How I rode out quarantine in a caravan

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How I rode out quarantine in a caravan

Pierre Botha was confined to his caravan in his yard for 18 days while he recovered from the virus

Journalist
Pierre Botha became sick with Covid-19 while on a family caravanning holiday on the KwaZulu-Natal south coast.
Heartbreaking ordeal Pierre Botha became sick with Covid-19 while on a family caravanning holiday on the KwaZulu-Natal south coast.
Image: Supplied

When Pierre Botha left for a family caravanning holiday on the KwaZulu-Natal south coast in March, the last thing he was thinking about was the country’s growing concern about Covid-19.

It was before lockdown was announced and he had not travelled overseas or been exposed to anyone who had the virus — or so he thought.

The night before he left, the 55-year-old outdoor sporting and gun-store owner and his family, who live in Standerton, Mpumalanga, attended a function.

When he drove off with his wife and daughter to Scottburgh the next day they were all in high spirits. It was a holiday the family had been looking forward to.

Unbeknown to them, though, was that during the function they had shared a table with a woman who would later test positive for Covid-19.

Days after arriving in the seaside town, Botha started feeling strange and noticed he had lost his sense of taste.

“I did not know what was going on. I was feeling really weird.”

I did not know what was going on. I was feeling really weird.
Pierre Botha

His condition worsened: “My throat was sore, I had a fever and was battling to breathe.”

Still unaware he had contracted the virus, the family decided to return home early, only to find out about the woman who had tested positive.

Botha immediately went for testing at his local hospital. A day later he learnt he was positive.

“It’s as though everything stops. I couldn’t believe it. I became scared and feared for my family’s safety. The first thing I worried about was how I was going to keep them safe.”

Botha turned his caravan into an isolation ward, connecting it to the power and water supply systems of his house.

“I thought I was dying. The pain was unbearable. I was terrified. Every breath I took was excruciating. My lungs felt as if they did not want to work. It was as though someone was holding my mouth and nose closed all the time.”

He said the first three nights were the worst.

“You are so sick. You wonder how you are going to survive. At night I thought I was never going to make it to see the sun rise.”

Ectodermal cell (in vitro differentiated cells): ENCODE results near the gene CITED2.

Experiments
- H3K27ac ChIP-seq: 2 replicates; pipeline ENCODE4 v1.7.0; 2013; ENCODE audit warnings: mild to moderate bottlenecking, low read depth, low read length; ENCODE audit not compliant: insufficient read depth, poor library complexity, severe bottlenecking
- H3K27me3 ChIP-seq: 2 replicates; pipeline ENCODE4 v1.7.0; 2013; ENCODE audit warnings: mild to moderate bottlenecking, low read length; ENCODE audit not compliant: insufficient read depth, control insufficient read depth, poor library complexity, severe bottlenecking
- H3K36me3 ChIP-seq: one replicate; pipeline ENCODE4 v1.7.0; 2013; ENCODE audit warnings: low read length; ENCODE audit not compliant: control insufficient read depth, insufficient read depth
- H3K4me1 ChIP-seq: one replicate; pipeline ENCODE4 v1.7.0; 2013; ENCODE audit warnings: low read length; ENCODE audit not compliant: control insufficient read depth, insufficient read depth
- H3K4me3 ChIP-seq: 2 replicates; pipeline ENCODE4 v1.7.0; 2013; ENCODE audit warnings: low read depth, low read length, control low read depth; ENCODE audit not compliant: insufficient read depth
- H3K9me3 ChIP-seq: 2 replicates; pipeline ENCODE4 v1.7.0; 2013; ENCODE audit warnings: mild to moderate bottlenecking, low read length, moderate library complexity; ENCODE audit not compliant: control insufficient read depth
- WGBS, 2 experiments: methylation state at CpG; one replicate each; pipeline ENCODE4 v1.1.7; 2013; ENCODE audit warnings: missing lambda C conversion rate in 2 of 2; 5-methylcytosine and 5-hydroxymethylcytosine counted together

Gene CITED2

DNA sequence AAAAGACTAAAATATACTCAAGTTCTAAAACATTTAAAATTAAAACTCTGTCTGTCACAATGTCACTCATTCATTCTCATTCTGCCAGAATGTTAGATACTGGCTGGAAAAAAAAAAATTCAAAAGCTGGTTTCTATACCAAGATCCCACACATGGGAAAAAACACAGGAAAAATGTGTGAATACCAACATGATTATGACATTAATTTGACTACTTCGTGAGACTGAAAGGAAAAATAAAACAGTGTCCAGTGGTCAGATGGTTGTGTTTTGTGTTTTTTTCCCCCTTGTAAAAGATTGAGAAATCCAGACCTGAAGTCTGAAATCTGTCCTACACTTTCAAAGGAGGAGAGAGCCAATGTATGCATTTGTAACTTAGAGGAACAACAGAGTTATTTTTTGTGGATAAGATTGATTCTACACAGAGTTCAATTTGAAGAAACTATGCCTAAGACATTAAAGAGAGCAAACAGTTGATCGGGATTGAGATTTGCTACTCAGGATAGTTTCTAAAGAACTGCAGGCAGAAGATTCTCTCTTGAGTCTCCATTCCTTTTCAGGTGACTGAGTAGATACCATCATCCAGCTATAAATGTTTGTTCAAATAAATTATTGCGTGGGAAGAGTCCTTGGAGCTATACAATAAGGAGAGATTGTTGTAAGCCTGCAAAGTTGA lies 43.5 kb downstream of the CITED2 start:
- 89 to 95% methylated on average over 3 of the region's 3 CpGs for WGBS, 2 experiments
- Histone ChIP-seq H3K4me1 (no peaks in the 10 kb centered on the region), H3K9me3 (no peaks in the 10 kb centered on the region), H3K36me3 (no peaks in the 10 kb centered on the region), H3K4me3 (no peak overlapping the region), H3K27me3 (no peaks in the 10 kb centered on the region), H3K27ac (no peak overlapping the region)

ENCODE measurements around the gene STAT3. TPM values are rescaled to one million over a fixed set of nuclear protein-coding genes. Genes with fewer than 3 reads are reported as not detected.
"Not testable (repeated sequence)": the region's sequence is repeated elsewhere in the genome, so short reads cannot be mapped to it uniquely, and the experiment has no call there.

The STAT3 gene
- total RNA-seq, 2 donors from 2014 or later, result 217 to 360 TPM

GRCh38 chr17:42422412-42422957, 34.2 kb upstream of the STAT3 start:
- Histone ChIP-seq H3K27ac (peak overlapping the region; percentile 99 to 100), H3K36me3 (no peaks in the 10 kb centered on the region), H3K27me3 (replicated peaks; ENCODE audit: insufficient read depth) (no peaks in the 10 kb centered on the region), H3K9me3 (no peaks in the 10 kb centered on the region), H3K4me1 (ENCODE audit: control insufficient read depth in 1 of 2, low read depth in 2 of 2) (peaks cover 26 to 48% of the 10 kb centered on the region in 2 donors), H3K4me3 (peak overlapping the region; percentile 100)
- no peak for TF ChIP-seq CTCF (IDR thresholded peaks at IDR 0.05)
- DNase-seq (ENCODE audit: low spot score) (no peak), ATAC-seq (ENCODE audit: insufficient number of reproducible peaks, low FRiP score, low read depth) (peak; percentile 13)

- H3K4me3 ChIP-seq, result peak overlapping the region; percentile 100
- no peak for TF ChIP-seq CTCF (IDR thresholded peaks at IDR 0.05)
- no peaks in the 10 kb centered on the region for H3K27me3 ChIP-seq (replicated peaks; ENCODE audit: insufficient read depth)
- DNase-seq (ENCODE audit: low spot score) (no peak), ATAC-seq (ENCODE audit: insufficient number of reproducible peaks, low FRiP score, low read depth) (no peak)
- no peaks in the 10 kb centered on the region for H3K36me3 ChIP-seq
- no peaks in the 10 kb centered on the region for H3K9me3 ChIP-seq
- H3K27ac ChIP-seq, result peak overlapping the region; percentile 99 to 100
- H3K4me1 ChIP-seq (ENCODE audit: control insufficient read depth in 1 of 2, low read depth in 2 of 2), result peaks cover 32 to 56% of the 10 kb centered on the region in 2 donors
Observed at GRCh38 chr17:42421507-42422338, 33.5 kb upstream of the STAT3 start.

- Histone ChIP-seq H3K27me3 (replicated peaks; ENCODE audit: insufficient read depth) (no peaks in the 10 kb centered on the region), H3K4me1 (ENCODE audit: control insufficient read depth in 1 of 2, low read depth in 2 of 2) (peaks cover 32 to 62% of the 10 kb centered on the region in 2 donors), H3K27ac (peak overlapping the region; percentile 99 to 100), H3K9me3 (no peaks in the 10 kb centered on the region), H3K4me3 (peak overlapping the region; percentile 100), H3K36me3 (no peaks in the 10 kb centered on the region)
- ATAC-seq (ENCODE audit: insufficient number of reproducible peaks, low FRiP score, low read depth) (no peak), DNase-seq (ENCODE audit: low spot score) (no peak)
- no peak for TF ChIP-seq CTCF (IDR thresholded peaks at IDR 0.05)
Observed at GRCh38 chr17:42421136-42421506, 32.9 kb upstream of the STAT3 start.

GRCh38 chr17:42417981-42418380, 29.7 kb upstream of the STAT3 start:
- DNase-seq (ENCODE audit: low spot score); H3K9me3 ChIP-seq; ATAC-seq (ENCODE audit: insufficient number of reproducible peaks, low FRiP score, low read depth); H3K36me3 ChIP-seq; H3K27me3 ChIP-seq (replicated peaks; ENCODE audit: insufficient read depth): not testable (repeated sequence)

The caravan in which Pierre Botha isolated himself.
'Isolation Ward' The caravan in which Pierre Botha isolated himself.
Image: Supplied

Botha, who was confined to his caravan for 18 days, said when government health officials arrived at his house after being alerted by doctors to his status, it was as if something out of a Hollywood movie.

“There were teams of people in white hazmat suits, with spray canisters on their backs. They hosed down our entire home and the caravan. Every single surface was coated in an alcohol sanitiser.

“Our neighbours were petrified. People didn’t want to talk to us initially.”

Botha said his main thoughts while in isolation were about who he had possibly infected.

My lungs felt like they did not want to work. It was as though someone was holding my mouth and nose closed all the time.
Pierre Botha

“I would contact those that I had been in contact with every day asking them if they were OK. It’s a horrible feeling not knowing if you have infected someone and ... wondering how sick they are going to become and whether they will survive.”

He described it as a miracle that his family and those he had come into contact with tested negative. 

When he finally tested negative, the relief was “immense”.

“Every time you are about to get your results you have this incredible weight on your shoulders. It’s crushing. You don’t know whether you are a danger or not to your family.

“One of the hardest things about the isolation was being so close to my family, but being so far from them at the same time. I could see them inside the house at night, but I could not be with them.

“My wife would bring me dinner and leave it outside the caravan door. We would exchange a few words, but other than that there was no contact. It’s heartbreaking.”

Botha said alarming for him since coming out of isolation was how casually people were treating the disease.

“I have been to the shops several times. What scares me is the number of people not wearing masks and carrying on as though life is normal.

“It’s as though they either don’t know about this virus or don’t care how dangerous this thing is.”